An acoustic wave biosensor for human low-density lipoprotein particles: construction of selective coatings

by Snellings, S.; Fuller, J.; Pitner, M.; Paul, D. W.

Cholesterol is found in four major classes of blood particles including chylomicrons, very low-density lipoproteins (VLDL), low-density lipoproteins (LDL), and high-density lipoproteins (HDL). The most studied fraction is LDL as it is most closely associated with heart disease. The challenge in current methods of analysis is the determination of the cholesterol in the individual lipoprotein fractions. Accordingly, the critical step in any analysis is the complete separation of the lipoprotein fractions. In this work, enhanced selectivity for the LDL fraction was achieved by the covalent binding of dextran sulfate (DS) to the gold surface of a thickness shear-mode acoustic wave sensor. The thickness and surface concentration of the DS layer was estimated by in situ ellipsometry to be 219 Angstrom and 0.8 ng/mm(2), respectively, but it was difficult to construct the sensing layer reproducibly. The DS coated sensor was ten times more responsive to LDL than the other lipoprotein (LP) fractions. The sensor was a main component in a flow injection analysis system that exposed LDL, VLDL and HDL to not only the DS layer, but also to the underlayers used in the construction of the DS layer. A possible regeneration solution was found which would rinse the LDL from the layer, restoring the sensor for repeated use. Frequency shifts from LP absorption into the DS layer were corrected for dissipative losses through the DS layer using an oscillator circuit equipped with an automatic gain control feature.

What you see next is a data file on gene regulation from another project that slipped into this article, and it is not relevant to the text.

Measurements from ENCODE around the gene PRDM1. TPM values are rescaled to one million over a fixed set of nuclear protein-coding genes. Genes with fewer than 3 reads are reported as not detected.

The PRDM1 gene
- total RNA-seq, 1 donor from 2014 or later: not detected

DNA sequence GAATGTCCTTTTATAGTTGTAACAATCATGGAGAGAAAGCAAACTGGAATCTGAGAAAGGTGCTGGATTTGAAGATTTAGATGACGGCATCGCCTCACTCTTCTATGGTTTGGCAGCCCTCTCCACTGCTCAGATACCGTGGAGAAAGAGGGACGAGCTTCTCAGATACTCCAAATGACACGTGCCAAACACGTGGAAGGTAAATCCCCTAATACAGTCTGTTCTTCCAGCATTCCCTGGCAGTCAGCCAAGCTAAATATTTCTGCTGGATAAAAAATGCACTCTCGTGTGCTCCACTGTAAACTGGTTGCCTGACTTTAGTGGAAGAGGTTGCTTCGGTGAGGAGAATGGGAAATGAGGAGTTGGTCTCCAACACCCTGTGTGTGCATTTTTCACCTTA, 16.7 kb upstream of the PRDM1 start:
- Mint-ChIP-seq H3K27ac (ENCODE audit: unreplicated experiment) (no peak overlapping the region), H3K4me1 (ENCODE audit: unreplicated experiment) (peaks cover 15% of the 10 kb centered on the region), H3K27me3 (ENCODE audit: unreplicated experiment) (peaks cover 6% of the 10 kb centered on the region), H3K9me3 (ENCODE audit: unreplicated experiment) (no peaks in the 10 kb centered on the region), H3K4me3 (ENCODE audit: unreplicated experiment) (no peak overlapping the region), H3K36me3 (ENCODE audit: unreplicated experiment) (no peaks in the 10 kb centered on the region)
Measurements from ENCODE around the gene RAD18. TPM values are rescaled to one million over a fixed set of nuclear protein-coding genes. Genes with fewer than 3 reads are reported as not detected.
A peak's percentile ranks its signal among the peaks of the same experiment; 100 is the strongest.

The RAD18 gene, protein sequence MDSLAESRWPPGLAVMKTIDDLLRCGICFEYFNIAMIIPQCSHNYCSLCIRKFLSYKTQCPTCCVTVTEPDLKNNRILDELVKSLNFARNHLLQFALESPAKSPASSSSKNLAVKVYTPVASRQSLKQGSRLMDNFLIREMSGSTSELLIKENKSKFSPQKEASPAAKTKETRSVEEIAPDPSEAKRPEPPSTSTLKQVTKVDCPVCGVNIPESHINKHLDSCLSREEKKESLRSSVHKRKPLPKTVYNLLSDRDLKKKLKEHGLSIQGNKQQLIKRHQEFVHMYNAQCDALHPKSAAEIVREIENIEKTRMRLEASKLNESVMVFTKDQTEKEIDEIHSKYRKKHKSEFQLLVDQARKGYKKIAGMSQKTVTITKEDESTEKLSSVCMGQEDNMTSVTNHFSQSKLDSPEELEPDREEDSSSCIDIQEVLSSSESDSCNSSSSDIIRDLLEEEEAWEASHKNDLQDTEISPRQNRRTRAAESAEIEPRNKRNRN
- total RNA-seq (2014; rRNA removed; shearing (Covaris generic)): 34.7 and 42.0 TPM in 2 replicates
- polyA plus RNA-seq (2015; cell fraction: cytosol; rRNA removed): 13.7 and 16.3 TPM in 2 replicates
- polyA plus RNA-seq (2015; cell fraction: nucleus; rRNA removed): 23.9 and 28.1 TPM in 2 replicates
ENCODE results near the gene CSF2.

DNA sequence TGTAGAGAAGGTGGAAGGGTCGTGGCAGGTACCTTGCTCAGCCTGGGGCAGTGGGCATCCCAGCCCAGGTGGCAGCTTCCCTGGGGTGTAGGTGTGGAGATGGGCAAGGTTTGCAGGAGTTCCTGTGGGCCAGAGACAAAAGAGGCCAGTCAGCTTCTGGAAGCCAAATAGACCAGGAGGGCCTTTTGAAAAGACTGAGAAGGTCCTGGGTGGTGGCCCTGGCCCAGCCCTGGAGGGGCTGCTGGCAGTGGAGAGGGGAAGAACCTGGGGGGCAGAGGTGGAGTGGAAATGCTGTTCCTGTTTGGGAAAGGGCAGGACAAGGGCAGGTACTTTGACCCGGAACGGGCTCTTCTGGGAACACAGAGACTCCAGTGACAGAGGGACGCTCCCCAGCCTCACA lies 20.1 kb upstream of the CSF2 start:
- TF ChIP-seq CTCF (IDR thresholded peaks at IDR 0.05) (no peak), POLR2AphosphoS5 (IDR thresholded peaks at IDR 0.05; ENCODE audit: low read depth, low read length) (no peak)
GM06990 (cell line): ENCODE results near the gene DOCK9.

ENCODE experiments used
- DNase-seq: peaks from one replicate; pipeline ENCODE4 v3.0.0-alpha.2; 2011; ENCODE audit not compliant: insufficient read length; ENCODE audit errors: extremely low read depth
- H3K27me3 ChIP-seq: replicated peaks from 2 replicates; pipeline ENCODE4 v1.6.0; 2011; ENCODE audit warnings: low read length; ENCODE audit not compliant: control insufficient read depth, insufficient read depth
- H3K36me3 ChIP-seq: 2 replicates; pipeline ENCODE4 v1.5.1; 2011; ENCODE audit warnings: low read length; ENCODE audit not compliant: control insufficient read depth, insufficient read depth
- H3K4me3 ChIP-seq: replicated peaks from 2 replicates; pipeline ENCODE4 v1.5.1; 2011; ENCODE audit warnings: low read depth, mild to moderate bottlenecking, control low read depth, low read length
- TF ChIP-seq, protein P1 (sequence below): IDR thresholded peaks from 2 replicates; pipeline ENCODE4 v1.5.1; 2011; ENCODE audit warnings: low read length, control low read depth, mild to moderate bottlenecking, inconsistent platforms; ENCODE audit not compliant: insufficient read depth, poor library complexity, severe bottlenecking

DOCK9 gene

Biosensors and Bioelectronics
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